dryfj.com / drycyclist.com

30/49
Home / Mojave bicycle-camping trips / 2008: Mojave National Preserve Mountain-Bike Camping and Hike / Day 11: Keystone Spring and mine day hike, New York Mountains, Mojave National Preserve /

It appears that rock, silt and wood debris tumbles continually down into Keystone Canyon from the old mine site

It appears that rock, silt and wood debris tumbles continually down into Keystone Canyon from the old mine site The eroding old mine site at the top of Keystone Canyon sits just a few hundred feet below the peak of New York MountainThumbnailsTeal-blue rocks are scattered around the mine site while "Sleeping-head Rock" keeps watch from the right sideThe eroding old mine site at the top of Keystone Canyon sits just a few hundred feet below the peak of New York MountainThumbnailsTeal-blue rocks are scattered around the mine site while "Sleeping-head Rock" keeps watch from the right sideThe eroding old mine site at the top of Keystone Canyon sits just a few hundred feet below the peak of New York MountainThumbnailsTeal-blue rocks are scattered around the mine site while "Sleeping-head Rock" keeps watch from the right sideThe eroding old mine site at the top of Keystone Canyon sits just a few hundred feet below the peak of New York MountainThumbnailsTeal-blue rocks are scattered around the mine site while "Sleeping-head Rock" keeps watch from the right sideThe eroding old mine site at the top of Keystone Canyon sits just a few hundred feet below the peak of New York MountainThumbnailsTeal-blue rocks are scattered around the mine site while "Sleeping-head Rock" keeps watch from the right side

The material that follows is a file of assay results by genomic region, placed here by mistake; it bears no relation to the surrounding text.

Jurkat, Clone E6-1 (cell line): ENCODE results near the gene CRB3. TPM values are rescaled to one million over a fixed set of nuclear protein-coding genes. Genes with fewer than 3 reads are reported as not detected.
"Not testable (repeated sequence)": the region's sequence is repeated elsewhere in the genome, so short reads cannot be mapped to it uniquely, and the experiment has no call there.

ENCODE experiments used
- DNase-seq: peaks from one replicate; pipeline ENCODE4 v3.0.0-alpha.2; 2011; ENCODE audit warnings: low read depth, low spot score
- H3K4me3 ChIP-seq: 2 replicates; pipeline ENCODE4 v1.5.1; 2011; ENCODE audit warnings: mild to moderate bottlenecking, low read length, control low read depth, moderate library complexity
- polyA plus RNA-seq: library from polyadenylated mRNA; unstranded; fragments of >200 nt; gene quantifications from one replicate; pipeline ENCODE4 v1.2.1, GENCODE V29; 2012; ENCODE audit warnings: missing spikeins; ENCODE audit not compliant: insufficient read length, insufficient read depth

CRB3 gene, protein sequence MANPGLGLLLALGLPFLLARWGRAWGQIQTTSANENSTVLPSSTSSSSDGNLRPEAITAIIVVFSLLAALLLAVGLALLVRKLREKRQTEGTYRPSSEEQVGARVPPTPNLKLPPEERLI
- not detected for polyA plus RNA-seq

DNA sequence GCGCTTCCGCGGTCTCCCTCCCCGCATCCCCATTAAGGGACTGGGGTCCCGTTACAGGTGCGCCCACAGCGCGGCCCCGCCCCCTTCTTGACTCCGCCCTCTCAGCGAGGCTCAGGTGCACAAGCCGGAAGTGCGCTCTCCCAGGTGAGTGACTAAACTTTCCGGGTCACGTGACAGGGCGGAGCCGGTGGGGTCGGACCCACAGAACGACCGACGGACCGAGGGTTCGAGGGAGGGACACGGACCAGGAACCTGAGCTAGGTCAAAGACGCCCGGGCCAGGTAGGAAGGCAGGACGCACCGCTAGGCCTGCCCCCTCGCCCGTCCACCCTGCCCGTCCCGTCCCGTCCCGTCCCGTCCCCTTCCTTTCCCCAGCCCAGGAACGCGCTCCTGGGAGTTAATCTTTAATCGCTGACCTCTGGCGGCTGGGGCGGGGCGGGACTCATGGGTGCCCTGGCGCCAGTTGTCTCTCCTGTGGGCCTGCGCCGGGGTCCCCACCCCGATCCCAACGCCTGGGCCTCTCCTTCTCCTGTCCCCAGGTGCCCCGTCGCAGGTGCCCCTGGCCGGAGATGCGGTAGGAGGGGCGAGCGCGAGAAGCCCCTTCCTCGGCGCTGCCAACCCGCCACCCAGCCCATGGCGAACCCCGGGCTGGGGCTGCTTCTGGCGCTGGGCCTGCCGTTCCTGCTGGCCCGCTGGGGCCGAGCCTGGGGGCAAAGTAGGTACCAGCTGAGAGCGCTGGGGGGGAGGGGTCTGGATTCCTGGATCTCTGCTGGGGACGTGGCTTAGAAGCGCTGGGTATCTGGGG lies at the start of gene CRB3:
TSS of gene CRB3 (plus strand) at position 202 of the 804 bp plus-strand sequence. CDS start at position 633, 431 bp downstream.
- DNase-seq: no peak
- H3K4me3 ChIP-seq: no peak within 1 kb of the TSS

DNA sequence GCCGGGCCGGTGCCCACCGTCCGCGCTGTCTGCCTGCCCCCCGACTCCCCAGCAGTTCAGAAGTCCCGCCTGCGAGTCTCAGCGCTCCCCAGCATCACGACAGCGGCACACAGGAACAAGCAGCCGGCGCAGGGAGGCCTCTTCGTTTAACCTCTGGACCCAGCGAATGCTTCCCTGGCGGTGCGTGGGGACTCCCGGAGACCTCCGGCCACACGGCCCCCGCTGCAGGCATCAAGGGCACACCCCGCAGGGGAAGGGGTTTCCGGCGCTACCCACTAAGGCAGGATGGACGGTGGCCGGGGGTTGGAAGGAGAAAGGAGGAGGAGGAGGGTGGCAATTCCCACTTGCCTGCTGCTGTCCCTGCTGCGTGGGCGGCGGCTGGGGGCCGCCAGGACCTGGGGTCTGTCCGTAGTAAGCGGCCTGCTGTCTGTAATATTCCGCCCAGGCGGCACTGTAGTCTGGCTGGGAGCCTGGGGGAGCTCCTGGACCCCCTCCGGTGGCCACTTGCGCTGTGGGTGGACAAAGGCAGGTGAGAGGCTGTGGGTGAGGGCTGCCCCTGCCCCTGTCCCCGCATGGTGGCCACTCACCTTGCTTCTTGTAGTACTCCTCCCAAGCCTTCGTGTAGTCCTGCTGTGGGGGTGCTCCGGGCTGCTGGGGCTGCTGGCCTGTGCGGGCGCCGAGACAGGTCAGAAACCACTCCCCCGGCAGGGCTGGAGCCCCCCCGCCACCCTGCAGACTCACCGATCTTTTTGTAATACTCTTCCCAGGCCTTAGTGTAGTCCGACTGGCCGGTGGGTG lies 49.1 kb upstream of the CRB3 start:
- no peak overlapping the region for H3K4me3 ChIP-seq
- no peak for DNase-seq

Somewhere around that pile of earth is a mine shaft.